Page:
Luria et al. (2015) assumed that “in societies with a long term orientation, people expect to have more interaction with others in the future and are consequently more willing to help others.” (p. 7). But this assumption has not been supported. In fact, people in high LTO societies prefer long-term plans, but prosocial behavior like helping strangers and donating money were usually spontaneous. Indeed WGI mostly concerns prosocial behavior toward strangers which was usually out of a long-term plan. Thus we hypothesized that LTO is negatively related to prosocial behavior, especially helping a stranger (Hypothesis 1b).

In cross-cultural psychology, IND is “a reliable and valid dimension of cultural differences” (Schimmack et al., 2005, p. 30). IND may be the most important cultural dimension that has received much more research interest than other cultural dimensions (Oyserman et al., 2002; Schimmack et al., 2005). Country level analysis has revealed systematic differences in emotional, cognitive, and social functioning in participants from individualist societies than those from collectivist societies (Oyserman et al., 2002; Kitayama and Uskul, 2011). For example, in individualist societies, individuals will experience intrinsic motivation if they have chance to make personal choices, while in collectivist societies individuals may also experience an internalized motivation if the choices are made by in-group others (Hagger et al., 2014). IND may be the most useful and most soundly established culture dimension in interpreting East-West differences (Oyserman et al., 2002; Triandis and Suh, 2002; Kitayama and Uskul, 2011; Bergmüller, 2013). Luria et al. (2015) proposed that culture values “are interdependent, and can be expected to interact in prediction of prosocial behaviors” (p. 8). And in their study, it was found that both power distance and uncertainty avoidance could moderate the relationship between IND and prosocial behavior. Hofstede (1985) (p. 352), also suggested that “different combinations of power distance and uncertainty avoidance lead to different implicit models in people’s minds.” Therefore, it seems feasible to explore the moderation effects of culture dimensions. In this study we are intended to explore whether (and how) the associations between IVR as well as LTO and prosocial behavior were moderated by IND, although there is insufficient literature to support our proposition.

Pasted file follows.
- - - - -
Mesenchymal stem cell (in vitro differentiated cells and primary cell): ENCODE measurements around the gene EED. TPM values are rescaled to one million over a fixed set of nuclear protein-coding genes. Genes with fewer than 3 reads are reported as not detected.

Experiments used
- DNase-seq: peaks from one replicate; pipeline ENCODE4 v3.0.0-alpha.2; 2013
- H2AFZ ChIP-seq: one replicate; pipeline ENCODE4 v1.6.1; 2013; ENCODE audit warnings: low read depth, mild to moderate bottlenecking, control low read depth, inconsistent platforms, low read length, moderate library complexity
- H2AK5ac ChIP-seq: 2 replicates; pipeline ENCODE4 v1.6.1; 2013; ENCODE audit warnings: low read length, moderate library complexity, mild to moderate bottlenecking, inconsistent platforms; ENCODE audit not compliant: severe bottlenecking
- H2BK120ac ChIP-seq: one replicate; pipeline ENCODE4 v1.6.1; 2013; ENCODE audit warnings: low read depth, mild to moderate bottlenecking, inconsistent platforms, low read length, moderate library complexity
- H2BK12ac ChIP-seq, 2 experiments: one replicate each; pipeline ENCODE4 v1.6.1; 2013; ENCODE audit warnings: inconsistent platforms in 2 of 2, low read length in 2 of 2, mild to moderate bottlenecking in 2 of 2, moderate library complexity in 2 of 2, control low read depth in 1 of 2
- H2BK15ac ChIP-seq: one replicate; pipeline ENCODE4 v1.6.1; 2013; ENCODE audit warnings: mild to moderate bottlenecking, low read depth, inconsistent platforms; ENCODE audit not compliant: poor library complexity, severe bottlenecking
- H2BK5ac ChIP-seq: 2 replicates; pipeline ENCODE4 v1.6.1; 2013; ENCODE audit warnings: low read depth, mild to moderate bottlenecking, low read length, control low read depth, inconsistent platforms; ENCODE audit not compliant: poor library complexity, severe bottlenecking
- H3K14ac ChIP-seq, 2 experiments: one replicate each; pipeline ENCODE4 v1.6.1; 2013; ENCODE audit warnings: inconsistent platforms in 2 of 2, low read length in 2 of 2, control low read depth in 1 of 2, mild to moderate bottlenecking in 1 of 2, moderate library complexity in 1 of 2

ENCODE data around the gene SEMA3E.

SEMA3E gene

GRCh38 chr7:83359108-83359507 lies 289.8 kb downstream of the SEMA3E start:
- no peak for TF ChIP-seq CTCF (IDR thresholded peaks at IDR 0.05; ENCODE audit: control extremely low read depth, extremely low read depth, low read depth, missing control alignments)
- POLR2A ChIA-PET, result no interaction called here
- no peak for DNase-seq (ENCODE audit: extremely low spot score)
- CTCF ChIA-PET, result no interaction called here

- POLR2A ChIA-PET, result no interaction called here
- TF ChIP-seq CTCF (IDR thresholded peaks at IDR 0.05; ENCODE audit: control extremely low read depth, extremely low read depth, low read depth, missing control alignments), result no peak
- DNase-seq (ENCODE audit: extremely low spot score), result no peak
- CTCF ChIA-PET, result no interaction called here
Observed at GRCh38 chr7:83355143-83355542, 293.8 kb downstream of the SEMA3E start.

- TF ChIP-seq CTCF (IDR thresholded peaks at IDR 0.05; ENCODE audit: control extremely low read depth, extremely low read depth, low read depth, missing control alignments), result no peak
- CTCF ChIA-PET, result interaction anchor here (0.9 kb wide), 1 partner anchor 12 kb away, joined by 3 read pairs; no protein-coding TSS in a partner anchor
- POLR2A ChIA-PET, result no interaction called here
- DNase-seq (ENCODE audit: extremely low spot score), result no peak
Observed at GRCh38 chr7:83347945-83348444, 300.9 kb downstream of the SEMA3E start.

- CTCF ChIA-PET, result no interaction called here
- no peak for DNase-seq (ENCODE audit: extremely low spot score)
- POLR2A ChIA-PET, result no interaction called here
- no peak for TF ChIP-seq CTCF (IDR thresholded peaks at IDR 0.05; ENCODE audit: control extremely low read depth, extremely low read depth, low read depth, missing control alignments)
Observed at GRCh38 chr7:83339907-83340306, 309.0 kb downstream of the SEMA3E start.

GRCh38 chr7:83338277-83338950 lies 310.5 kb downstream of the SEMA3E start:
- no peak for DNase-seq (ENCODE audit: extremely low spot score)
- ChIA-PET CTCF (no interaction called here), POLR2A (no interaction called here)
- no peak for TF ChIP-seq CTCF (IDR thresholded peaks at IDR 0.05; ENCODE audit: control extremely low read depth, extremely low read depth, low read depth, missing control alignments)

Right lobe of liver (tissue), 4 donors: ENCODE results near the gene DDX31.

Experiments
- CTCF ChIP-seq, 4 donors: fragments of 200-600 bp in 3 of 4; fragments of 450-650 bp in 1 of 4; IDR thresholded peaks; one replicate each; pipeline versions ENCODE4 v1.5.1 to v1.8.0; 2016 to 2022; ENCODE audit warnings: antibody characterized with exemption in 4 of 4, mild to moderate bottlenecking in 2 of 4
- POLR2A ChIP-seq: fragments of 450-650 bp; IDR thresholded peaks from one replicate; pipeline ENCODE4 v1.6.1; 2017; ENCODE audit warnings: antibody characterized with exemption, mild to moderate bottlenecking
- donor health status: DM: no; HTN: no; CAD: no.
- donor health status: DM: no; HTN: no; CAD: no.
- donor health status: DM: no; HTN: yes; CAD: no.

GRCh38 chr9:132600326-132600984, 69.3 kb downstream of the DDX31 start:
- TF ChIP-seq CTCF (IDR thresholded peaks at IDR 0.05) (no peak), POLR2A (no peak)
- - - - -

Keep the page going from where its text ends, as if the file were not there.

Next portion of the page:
To fully understand how Hofstede’s cultural values interact in influencing country-level prosociality, we also further explored whether (and how) the relationship between LTO and prosocial behavior was moderated by IVR.

Materials and Methods

Dependent and Independent Variables

We used the 2016 WGI as a general indicator of country-level prosocial behavior. WGI was published by the Charities Aid Foundation2 using data gathered by Gallup. Three components of WGI (i.e., donating, volunteering time, and helping a stranger) were measured each by an item asking the participants if they have given money to charity/volunteered for an organization/helped a stranger in the month previous to the survey. For each of these three questions, a percentage of participants who said yes were calculated. Then these three percentages were averaged within a country to form an aggregate score representing prosocial behavior at national level. If a country had missing data in the 2016 WGI, the missing value was replaced by the average score of the years available during 2010–2015. Previous studies showed that WGI can be used as a reliable and valid measure of prosocial behavior (e.g., Smith, 2015; Guo et al., 2018).